[NEWS] The salmon louse - a spotlight on blood-feeding

The salmon louse is feeding on blood from its host during the later parts of its life-cycle. Blood-feeding is a common strategy among arthropods. Blood is a rich source of nutrients for the parasite, among them proteins, lipids, iron, and other metal-containing molecules. But iron and heme that are present in the blood in large amounts can also be toxic. In a new study, we have investigated how the settlement site on the fish affects the blood-feeding of the salmon louse [1]. In an infection trial, we studied lice larvae attached to the skin and compared them with lice that we put on the gills of the fish. Gill tissue is rich with blood-vessels, and therefore, the parasite gains access to blood much earlier than it normally would. We sequenced and analyzed the transcriptome of the parasite using high-throughput sequencing that creates millions of short sequences and allows us to study how gene expression across the entire genome changes between lice settling on the skin and those on the gills.

Interestingly, we found that chalimus larvae that settle on the gills and prematurely gain access to blood develop much slower than those on the salmon skin. Also, gene expression is remarkably different between these groups of animals. We detected several hundred genes that were differentially expressed at different developmental stages and between settlement sites. Among those are well-known iron handling proteins like ferritins [2], or the heme scavenger receptor LsHSCARB that we have recently discovered [3].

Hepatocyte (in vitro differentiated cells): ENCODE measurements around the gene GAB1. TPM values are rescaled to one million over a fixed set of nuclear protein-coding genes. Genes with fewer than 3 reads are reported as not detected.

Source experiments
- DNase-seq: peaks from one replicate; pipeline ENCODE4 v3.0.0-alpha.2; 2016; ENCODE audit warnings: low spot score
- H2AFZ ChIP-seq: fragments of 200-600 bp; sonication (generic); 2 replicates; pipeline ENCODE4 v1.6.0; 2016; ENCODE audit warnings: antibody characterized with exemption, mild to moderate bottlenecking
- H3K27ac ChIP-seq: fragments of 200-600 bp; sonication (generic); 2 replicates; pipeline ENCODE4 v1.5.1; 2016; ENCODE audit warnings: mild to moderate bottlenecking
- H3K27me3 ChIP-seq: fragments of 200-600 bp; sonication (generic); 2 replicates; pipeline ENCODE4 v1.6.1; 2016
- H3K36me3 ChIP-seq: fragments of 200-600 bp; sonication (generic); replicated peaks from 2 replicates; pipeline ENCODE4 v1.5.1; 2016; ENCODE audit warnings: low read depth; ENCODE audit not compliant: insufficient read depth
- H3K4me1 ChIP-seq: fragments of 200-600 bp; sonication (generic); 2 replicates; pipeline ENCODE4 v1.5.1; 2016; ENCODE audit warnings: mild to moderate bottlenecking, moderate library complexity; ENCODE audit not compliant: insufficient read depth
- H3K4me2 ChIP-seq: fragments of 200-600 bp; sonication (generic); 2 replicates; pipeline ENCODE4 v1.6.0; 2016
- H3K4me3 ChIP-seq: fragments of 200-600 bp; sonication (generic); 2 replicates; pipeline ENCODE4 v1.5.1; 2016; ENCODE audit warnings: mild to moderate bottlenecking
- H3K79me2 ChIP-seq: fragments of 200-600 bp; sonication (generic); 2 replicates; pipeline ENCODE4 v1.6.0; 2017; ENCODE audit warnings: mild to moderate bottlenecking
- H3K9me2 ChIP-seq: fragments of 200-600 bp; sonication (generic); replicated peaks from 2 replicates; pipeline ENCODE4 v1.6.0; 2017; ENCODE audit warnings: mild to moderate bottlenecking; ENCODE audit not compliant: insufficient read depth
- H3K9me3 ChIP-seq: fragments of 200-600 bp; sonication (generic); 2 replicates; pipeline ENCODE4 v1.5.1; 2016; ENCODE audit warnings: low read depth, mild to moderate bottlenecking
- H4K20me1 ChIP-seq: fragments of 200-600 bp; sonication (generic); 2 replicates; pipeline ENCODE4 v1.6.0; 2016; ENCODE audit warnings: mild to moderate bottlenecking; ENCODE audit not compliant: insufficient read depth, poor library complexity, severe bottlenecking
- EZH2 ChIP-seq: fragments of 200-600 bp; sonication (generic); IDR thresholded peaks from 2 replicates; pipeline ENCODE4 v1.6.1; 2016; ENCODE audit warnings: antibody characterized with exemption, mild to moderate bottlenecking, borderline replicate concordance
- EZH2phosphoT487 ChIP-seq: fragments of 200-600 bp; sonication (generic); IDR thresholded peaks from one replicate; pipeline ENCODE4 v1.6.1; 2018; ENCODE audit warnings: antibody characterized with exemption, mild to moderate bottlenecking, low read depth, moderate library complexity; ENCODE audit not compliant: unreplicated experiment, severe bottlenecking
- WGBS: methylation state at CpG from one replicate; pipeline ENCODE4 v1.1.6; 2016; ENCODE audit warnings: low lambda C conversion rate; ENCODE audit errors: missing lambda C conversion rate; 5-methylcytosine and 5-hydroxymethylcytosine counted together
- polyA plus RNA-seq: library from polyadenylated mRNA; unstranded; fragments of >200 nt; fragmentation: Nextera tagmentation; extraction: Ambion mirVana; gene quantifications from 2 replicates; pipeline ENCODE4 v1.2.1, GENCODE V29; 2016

Gill settlement results in a difference in gene expression and affects vital biological pathways. We conclude that premature blood-feeding likely causes the parasite to develop at a slower pace.

[1] Heggland, Erna Irene, Michael Dondrup, Frank Nilsen, and Christiane Eichner. “Host Gill Attachment Causes Blood-Feeding by the Salmon Louse (Lepeophtheirus Salmonis) Chalimus Larvae and Alters Parasite Development and Transcriptome.” Parasites & Vectors 13, no. 1 (2020): 225. https://doi.org/10.1186/s13071-020-04096-0.
[2] Heggland, Erna Irene, Christiane Tröße, Christiane Eichner, and Frank Nilsen. “Heavy and Light Chain Homologs of Ferritin Are Essential for Blood-Feeding and Egg Production of the Ectoparasitic Copepod Lepeophtheirus Salmonis.” Molecular and Biochemical Parasitology 232 (September 1, 2019): 111197. https://doi.org/10.1016/j.molbiopara.2019.111197.
[3] Heggland, Erna Irene, Christiane Eichner, Svein Isungset Støve, Aurora Martinez, Frank Nilsen, and Michael Dondrup. “A Scavenger Receptor B (CD36)- like Protein Is a Potential Mediator of Intestinal Heme Absorption in the Hematophagous Ectoparasite Lepeophtheirus Salmonis.” Scientific Reports 9 (2019): 1823. https://doi.org/10.1038/s41598-019-40590-x.